Nai-Wen Chang has the dual love-hatred feelings toward arts, within which he believes there is no absolute true and wrong. He doesn’t believe in any particular religion, but he concerns much about religious situation and obstacles in real life. Through his creations that are with the shape of his metaphors, Chang manifests his criticisms and challenges the authority power of religion.
His works range from the simple abstract shape to figurative, dedicating in the exploration of materials and its connection to the senses. Gaining inspiration from Buddhism classics, Chang not only lingers in fluidity of meanings but also attempts to pioneer carving multiple forms and meaningful words in modern sculptures. He carves the weird faces of Buddhism gods and creates a series of special sculptures that mix the images of “gods” with “devils”, eliminating the line between human and monster, good and evil, perfection and fragment, normal and abnormal. The opposite dual natures have become two ambiguous extremes, conveying a sense of mystery, unknown and threats from the supernatural power.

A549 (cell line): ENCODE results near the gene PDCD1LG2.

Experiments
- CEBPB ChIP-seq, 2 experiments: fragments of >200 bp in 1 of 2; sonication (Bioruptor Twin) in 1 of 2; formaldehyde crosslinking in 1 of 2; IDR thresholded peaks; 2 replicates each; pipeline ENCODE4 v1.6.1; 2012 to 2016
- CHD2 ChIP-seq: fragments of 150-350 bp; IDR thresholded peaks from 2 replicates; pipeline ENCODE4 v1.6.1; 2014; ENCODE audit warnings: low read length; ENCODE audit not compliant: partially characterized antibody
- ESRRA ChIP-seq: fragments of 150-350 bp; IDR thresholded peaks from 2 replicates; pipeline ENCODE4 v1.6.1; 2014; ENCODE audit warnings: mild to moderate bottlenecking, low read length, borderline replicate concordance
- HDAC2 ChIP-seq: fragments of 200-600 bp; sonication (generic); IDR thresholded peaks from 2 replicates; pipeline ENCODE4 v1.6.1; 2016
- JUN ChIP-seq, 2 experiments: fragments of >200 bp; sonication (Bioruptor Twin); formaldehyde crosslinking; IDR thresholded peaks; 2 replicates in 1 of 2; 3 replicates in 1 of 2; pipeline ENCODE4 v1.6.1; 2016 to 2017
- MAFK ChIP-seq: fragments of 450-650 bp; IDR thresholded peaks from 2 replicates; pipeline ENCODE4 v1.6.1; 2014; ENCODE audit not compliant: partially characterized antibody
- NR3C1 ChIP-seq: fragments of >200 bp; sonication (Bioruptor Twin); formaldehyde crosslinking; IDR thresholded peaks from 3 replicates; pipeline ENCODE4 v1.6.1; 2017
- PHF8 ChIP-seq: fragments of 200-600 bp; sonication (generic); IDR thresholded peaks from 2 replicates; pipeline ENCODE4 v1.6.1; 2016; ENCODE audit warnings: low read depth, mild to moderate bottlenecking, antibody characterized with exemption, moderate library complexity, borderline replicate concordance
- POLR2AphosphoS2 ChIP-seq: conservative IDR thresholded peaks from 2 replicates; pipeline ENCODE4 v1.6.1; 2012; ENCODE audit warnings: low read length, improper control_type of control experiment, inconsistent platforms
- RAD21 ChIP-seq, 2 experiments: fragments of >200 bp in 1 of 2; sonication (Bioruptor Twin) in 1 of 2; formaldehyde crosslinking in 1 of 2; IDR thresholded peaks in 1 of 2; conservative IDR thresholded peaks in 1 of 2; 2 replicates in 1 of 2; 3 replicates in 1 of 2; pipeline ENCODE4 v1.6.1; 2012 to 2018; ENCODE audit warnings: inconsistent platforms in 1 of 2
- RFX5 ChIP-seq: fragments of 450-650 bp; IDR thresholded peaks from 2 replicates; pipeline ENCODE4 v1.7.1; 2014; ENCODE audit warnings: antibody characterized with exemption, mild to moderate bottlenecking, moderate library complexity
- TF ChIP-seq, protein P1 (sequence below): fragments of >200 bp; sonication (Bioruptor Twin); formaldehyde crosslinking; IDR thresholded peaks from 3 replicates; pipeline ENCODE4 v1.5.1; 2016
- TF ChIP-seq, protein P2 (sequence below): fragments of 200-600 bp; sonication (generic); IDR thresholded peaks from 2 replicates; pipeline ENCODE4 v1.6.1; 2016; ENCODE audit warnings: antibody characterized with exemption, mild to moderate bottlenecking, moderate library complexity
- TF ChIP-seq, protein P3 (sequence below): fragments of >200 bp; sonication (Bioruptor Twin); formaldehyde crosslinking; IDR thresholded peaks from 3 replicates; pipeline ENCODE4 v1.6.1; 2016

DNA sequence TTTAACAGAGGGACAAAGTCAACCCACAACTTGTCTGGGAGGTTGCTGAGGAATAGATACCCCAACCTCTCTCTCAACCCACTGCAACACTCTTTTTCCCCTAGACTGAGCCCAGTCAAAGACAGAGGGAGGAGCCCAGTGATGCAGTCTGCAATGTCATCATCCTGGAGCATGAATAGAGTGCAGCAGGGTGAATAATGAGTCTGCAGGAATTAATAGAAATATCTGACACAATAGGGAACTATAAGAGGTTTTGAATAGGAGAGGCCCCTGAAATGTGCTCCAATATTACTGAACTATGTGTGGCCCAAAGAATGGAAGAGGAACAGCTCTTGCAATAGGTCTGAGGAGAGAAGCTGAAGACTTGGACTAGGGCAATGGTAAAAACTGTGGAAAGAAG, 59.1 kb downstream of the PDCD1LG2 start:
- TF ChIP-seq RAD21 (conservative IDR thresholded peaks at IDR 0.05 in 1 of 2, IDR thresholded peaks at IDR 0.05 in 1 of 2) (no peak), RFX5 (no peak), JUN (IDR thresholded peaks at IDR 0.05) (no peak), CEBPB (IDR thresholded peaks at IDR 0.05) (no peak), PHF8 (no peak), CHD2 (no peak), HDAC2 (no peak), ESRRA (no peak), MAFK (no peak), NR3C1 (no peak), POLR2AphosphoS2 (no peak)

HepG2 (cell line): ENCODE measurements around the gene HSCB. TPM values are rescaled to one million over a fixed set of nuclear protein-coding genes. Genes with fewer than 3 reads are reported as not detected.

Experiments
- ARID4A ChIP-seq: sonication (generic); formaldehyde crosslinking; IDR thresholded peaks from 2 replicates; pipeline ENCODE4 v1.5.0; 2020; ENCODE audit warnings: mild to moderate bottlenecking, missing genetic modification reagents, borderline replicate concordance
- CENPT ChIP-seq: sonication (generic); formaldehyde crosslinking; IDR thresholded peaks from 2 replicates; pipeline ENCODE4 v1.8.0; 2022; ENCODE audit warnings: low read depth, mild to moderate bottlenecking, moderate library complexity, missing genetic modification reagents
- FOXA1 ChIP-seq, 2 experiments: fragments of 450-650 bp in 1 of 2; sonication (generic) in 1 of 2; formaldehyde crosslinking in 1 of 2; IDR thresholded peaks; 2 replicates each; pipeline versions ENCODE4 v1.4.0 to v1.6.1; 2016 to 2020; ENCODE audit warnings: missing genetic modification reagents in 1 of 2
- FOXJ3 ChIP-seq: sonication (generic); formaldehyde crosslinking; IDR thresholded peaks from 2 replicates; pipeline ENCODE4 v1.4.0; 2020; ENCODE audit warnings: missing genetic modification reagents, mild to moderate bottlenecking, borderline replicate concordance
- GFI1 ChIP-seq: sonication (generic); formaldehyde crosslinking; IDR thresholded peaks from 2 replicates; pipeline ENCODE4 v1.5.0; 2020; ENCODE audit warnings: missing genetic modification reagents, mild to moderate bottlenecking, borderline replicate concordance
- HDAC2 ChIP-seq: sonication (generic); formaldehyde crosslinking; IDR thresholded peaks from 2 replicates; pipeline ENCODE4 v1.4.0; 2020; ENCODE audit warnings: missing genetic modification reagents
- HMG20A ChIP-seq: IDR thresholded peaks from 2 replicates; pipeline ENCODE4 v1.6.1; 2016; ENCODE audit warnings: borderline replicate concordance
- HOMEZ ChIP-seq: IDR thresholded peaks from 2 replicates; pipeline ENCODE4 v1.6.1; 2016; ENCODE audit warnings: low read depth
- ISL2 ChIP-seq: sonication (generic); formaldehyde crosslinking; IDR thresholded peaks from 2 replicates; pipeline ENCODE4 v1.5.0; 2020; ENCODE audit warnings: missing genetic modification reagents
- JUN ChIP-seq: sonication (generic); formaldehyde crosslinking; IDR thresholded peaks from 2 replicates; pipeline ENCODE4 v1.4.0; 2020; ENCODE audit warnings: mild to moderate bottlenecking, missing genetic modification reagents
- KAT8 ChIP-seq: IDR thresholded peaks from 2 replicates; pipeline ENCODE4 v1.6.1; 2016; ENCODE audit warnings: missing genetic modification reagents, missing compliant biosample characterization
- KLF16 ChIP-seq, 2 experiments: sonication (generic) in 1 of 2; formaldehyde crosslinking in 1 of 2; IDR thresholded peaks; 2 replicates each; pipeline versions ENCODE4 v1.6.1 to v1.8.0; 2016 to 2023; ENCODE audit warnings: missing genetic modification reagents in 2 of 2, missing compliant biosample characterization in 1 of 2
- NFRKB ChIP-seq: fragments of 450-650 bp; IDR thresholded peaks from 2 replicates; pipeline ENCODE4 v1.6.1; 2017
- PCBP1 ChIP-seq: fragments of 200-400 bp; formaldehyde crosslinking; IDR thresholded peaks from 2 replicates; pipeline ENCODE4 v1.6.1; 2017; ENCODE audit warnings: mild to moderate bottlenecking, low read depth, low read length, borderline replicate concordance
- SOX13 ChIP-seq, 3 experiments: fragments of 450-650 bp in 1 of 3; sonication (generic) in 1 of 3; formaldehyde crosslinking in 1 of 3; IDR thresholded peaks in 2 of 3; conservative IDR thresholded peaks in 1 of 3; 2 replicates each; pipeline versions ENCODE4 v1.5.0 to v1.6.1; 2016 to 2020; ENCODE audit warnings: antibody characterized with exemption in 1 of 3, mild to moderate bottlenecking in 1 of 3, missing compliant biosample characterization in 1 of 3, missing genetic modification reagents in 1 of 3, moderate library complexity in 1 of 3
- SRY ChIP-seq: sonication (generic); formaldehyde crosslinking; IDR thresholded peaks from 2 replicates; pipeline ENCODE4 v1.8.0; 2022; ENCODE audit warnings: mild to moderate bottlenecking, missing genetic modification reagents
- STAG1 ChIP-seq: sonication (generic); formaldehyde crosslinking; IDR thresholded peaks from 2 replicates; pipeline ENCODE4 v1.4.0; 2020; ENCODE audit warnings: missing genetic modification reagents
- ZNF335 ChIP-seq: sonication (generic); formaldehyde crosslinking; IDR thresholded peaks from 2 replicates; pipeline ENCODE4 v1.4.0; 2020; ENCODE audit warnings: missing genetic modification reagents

The creation of Nai-Wen Chang used to ponder about derivative status that seeking possibility into the interface of modern art; therefore, his controversial creations arouse much discussion. The recurrent motifs, metaphors, mocking and ridicule, in the works seem like the rebellion, but actually they are merely a game.